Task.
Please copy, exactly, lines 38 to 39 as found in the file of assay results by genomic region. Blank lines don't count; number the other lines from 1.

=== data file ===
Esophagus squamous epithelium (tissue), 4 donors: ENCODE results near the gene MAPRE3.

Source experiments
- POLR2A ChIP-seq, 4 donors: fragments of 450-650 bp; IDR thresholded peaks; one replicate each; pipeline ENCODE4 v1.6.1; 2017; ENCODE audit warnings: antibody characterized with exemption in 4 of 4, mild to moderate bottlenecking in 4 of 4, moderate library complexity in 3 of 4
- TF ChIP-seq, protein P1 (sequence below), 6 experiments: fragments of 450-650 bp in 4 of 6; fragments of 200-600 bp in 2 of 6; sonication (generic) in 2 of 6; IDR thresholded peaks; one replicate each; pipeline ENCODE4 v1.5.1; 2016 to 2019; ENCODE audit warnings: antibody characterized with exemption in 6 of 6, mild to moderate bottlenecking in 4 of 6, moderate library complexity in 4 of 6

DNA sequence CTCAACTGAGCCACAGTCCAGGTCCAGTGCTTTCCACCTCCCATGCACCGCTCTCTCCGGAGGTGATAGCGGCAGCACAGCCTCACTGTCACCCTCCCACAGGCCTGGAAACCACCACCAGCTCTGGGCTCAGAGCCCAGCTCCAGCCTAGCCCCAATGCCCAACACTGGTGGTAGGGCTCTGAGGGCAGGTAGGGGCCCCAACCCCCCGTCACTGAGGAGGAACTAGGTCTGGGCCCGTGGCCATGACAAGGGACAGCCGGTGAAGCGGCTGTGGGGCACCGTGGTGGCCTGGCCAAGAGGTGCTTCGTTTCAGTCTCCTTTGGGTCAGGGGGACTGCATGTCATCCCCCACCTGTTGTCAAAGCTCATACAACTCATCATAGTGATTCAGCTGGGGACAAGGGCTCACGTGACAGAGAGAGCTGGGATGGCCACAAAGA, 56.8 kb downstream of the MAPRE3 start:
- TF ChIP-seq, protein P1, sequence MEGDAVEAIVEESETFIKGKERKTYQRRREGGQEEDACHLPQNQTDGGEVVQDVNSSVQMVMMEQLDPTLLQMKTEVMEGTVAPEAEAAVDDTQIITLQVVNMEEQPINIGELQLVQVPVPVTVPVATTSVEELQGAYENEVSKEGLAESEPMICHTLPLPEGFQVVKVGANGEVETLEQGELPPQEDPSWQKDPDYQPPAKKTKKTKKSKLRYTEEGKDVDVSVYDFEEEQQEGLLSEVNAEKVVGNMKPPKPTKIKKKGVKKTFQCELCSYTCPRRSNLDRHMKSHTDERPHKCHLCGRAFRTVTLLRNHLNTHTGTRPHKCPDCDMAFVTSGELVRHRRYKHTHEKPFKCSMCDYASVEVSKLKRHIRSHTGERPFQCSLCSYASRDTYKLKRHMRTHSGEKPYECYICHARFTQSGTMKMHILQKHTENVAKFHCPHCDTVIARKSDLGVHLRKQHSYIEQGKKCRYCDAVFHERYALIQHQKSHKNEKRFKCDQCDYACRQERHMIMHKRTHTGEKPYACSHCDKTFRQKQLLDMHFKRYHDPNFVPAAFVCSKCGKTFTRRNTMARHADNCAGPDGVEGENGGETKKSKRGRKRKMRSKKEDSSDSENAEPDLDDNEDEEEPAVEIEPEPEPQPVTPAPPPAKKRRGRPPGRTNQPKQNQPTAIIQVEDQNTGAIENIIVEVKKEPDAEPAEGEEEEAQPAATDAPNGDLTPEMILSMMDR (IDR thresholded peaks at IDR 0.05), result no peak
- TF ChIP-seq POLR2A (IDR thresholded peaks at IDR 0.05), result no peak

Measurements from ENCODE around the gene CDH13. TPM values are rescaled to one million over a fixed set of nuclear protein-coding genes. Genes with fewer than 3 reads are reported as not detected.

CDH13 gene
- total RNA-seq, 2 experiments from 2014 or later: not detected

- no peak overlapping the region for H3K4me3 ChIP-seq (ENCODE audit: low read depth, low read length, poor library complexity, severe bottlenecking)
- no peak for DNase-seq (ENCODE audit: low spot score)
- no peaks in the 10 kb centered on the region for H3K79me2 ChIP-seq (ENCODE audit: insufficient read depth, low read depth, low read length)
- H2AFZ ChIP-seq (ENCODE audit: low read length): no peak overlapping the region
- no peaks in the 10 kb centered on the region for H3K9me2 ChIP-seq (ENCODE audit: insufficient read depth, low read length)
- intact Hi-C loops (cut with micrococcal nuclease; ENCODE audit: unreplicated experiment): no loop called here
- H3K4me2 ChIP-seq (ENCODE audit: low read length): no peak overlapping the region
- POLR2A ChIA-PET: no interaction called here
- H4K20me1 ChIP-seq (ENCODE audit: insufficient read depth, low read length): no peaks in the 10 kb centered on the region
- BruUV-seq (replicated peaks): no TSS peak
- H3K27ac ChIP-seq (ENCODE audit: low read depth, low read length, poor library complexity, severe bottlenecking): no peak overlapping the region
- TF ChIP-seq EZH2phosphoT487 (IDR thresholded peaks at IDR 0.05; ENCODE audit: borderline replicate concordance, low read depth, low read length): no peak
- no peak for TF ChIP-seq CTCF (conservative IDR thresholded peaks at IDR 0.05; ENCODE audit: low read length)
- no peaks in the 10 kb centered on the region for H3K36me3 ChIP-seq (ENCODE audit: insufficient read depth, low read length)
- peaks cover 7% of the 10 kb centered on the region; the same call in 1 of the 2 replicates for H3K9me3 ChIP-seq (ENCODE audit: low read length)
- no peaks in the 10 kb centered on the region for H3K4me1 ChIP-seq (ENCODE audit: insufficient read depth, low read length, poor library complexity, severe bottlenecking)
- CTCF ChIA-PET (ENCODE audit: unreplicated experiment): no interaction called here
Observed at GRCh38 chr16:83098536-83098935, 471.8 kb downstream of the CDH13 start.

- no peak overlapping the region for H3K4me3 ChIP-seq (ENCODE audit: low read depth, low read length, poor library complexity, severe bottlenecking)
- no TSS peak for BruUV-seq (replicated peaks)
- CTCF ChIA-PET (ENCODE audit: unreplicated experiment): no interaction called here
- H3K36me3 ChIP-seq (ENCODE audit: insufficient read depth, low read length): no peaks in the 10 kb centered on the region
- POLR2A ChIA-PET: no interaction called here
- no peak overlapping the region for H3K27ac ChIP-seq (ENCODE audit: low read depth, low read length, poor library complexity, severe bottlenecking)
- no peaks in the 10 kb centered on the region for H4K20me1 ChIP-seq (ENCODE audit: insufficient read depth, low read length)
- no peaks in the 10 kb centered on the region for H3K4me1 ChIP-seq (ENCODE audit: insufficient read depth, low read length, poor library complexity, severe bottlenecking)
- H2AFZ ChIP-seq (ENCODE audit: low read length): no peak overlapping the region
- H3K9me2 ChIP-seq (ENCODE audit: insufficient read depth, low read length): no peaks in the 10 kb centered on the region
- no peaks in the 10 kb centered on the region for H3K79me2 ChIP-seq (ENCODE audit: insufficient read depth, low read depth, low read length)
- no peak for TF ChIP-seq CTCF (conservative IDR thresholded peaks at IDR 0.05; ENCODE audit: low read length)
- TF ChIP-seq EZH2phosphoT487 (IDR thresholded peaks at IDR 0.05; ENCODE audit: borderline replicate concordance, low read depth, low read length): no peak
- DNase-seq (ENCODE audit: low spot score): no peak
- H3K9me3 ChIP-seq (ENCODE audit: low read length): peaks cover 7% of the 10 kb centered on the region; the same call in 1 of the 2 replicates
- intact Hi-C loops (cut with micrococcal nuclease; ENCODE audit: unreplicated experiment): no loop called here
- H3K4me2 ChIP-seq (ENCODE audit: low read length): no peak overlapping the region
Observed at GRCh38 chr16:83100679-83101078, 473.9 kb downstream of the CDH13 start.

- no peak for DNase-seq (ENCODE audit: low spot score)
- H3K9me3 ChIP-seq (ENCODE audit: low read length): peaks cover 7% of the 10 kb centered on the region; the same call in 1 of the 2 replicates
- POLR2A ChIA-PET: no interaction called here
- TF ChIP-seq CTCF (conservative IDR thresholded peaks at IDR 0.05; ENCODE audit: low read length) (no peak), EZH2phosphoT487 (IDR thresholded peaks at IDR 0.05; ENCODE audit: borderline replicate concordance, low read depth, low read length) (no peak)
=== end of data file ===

- H3K9me2 ChIP-seq (ENCODE audit: insufficient read depth, low read length): no peaks in the 10 kb centered on the region
- no peaks in the 10 kb centered on the region for H3K79me2 ChIP-seq (ENCODE audit: insufficient read depth, low read depth, low read length)